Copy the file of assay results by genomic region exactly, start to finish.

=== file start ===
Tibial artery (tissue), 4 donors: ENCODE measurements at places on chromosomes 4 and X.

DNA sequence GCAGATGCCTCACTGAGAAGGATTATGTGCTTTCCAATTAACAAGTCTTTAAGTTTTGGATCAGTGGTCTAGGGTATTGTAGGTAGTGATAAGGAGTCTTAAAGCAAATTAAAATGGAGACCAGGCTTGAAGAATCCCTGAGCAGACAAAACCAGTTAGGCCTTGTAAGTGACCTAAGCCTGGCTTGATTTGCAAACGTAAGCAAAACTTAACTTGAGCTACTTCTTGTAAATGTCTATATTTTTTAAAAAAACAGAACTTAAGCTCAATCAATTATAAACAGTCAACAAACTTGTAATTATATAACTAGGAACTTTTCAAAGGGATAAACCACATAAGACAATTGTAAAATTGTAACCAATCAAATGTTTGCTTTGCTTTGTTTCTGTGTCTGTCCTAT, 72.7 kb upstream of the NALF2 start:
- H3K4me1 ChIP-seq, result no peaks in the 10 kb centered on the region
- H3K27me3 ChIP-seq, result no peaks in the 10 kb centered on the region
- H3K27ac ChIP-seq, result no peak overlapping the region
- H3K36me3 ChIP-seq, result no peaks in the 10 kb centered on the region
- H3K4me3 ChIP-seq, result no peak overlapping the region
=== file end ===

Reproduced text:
Tibial artery (tissue), 4 donors: ENCODE measurements at places on chromosomes 4 and X.

DNA sequence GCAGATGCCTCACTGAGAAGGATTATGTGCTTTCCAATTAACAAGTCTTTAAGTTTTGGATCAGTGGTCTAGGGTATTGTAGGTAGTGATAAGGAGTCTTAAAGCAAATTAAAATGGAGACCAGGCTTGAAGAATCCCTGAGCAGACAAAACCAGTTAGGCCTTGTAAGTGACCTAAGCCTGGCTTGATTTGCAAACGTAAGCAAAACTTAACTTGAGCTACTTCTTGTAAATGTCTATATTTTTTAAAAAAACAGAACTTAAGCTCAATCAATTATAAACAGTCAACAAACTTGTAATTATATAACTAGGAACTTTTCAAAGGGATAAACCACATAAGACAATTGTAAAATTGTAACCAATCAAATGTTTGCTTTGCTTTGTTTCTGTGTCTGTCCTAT, 72.7 kb upstream of the NALF2 start:
- H3K4me1 ChIP-seq, result no peaks in the 10 kb centered on the region
- H3K27me3 ChIP-seq, result no peaks in the 10 kb centered on the region
- H3K27ac ChIP-seq, result no peak overlapping the region
- H3K36me3 ChIP-seq, result no peaks in the 10 kb centered on the region
- H3K4me3 ChIP-seq, result no peak overlapping the region